This Commodities Stock Is How To Profit On The Upcoming Rally

Inflation speculation is dominating the news. And really, inflation is already here.

But Fed Chair Jerome Powell's been saying the inflation we're seeing is "transitory" and that after supply-chain issues are resolved – and plants and producers get back into gear – supply will catch up with demand and inflation will disappear.

Don't buy that inflated pipedream.

Inflation will rise. And the Fed, despite what everyone else is saying right now, won't start using quick and steep rate brakes.

You know why?

Because it can't.

And if you listen to the media here, you'll miss out on a huge leg up in the markets this summer.

Here's what's really going on – and how to make money on the market's rally…

Inflation Is Here

There's no question; inflation's here. April's shocking headline consumer-price index (CPI) marker was 4.2% higher than a year ago – prompting a multiple-trading-session market freak-out. The May CPI was higher, registering a 5% increase year over year.

Oil, as measured by the U.S. benchmark West Texas Intermediate (WTI), is pushing up to $75 a barrel. It was around $39 as recently as last July.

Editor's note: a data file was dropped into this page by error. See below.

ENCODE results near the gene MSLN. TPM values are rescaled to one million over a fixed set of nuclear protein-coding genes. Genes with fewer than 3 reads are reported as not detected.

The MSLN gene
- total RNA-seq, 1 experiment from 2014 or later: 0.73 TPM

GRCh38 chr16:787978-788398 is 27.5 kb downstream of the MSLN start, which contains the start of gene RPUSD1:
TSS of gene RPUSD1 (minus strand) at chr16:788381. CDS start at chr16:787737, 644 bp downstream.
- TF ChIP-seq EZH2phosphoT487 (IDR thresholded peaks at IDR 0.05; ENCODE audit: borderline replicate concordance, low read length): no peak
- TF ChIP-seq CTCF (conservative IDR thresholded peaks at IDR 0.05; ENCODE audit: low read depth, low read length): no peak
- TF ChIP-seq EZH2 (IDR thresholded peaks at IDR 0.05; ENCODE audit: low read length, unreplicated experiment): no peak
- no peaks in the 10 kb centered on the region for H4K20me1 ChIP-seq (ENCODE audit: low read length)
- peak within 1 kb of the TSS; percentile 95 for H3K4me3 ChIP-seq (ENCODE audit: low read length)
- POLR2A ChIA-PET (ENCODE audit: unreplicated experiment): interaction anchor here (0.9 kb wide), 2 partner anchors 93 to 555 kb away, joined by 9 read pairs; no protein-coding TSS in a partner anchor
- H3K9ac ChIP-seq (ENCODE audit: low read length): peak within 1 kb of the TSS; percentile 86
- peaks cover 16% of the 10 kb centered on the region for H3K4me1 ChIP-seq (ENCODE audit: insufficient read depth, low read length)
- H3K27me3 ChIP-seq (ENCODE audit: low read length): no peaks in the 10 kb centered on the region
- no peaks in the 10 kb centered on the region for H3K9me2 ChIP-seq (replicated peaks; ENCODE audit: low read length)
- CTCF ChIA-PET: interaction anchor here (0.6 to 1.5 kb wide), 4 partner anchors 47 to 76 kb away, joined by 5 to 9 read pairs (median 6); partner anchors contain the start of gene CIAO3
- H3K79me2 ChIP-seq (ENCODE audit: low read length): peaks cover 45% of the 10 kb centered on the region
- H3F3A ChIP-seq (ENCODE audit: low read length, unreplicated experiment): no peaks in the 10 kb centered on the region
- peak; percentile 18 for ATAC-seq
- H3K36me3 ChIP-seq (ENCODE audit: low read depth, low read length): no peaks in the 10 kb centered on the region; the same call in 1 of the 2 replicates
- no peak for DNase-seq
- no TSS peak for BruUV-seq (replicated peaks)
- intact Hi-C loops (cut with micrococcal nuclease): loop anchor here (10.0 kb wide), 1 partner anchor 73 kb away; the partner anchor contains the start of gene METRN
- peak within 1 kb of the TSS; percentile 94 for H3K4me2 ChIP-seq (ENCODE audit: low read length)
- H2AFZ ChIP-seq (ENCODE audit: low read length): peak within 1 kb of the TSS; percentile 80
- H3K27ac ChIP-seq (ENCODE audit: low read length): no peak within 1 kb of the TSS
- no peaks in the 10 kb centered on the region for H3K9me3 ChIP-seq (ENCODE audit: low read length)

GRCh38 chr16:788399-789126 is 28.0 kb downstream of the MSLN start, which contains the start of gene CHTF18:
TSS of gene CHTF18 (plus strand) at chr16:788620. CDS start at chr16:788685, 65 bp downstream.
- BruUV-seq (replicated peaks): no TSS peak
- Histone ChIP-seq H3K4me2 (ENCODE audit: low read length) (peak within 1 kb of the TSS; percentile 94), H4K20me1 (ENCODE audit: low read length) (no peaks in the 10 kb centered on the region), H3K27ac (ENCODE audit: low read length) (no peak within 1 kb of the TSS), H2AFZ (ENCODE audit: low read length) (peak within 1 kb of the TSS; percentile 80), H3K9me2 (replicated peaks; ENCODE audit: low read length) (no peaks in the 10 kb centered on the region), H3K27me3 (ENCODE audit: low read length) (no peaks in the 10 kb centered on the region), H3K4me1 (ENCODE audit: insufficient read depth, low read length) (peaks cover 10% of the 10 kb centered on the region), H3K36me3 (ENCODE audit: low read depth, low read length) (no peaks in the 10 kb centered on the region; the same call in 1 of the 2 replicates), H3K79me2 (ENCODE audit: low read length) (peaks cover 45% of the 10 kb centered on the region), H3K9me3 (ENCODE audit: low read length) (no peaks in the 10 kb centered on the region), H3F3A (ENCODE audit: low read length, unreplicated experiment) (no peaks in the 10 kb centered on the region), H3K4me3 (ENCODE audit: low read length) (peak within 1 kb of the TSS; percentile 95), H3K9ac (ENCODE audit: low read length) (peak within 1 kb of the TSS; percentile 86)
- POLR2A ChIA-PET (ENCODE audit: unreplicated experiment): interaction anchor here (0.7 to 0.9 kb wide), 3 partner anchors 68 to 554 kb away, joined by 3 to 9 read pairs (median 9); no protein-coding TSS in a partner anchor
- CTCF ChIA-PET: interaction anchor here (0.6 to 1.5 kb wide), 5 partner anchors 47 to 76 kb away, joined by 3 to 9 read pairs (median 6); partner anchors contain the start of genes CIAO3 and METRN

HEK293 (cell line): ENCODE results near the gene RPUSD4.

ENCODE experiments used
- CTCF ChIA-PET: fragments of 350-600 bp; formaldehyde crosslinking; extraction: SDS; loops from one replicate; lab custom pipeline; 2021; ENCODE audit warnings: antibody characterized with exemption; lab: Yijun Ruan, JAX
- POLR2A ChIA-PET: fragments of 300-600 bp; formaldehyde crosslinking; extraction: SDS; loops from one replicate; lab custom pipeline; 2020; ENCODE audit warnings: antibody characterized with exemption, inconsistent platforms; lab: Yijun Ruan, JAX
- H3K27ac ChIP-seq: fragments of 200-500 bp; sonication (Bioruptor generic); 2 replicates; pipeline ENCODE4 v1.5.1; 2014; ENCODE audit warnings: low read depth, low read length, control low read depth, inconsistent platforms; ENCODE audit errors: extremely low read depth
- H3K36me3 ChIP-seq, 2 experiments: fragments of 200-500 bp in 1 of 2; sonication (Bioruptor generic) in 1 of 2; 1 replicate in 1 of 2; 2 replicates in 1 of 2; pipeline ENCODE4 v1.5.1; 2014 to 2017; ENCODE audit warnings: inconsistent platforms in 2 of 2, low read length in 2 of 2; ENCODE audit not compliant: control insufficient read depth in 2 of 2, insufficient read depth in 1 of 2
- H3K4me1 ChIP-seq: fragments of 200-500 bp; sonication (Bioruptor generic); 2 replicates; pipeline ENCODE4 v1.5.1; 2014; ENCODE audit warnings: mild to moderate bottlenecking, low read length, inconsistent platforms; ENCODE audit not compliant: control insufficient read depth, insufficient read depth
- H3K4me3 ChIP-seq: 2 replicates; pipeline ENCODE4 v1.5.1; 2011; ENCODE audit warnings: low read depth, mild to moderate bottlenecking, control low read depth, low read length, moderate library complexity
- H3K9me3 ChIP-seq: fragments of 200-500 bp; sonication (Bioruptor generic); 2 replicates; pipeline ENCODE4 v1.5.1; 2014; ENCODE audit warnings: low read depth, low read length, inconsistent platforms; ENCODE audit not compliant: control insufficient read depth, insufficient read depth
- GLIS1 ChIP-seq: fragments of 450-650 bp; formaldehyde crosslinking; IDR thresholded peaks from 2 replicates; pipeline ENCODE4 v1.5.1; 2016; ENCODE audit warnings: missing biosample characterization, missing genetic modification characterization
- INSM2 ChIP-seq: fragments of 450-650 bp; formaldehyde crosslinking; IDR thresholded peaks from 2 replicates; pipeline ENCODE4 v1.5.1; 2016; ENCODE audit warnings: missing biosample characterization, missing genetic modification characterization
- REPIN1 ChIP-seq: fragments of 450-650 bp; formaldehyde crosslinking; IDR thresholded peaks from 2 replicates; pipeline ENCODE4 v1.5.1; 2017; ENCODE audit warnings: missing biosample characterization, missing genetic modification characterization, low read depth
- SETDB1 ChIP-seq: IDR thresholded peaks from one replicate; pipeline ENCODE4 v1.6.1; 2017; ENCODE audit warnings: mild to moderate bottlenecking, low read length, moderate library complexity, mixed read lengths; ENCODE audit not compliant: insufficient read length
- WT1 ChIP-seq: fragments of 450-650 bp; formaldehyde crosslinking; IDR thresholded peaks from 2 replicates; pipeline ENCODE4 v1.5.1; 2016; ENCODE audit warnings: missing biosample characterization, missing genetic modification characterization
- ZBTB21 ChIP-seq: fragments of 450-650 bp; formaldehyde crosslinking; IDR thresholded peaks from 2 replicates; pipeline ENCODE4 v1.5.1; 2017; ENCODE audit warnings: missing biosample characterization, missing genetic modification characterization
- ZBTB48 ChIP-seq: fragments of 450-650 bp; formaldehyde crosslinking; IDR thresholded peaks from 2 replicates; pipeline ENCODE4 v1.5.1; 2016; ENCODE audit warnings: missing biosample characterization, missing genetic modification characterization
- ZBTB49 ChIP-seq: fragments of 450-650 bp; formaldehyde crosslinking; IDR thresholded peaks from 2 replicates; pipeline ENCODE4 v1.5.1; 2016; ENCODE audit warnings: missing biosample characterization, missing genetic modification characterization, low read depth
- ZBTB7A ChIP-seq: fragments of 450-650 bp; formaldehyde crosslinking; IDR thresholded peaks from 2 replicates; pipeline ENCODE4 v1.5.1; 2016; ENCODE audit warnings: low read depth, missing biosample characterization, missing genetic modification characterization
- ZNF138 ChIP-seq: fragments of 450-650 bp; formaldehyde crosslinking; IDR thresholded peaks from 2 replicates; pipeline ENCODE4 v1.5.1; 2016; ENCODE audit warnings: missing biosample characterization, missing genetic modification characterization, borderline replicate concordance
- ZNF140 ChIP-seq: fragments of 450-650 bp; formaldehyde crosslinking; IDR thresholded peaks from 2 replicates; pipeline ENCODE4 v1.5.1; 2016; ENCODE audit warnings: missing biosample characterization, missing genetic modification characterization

Housing prices are through the roof. As of March, the FHFA home price index jumped 13.9% on a year-over-year basis. Not cooling down for a second, even as home sales have been falling moderately, the median existing-home price for May jumped a record 23.6%, according to the National Association of Realtors (NAR). It says every region saw an increase and that year-over-year prices have been increasing for 111 straight months.

If you want more proof that inflation is here and accelerating, take a good look at your grocery bills. Fill up your car, truck, boat, or lawnmower. And good luck trying to buy a used car for a used car price.

But that's all "transitory," Fed Chair Powell claims, though I don't believe it. Nor do the congressional representatives who questioned Powell on the Hill last week.

U.S. Rep. Steve Scalise (R-LA) didn't mince words when he confronted Powell in a House hearing last Tuesday. The fastest and most sustained rise in prices in a decade amounts to an "inflation crisis," Scalise said, while pointing to a poster showing that milk prices are up 5%, bacon prices are up 13%, gas prices are up 56%, and used cars are up 30%.

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Disclaimer: Any performance results described herein are not based on actual trading of securities but are instead based on a hypothetical trading account which entered and exited the suggested ...

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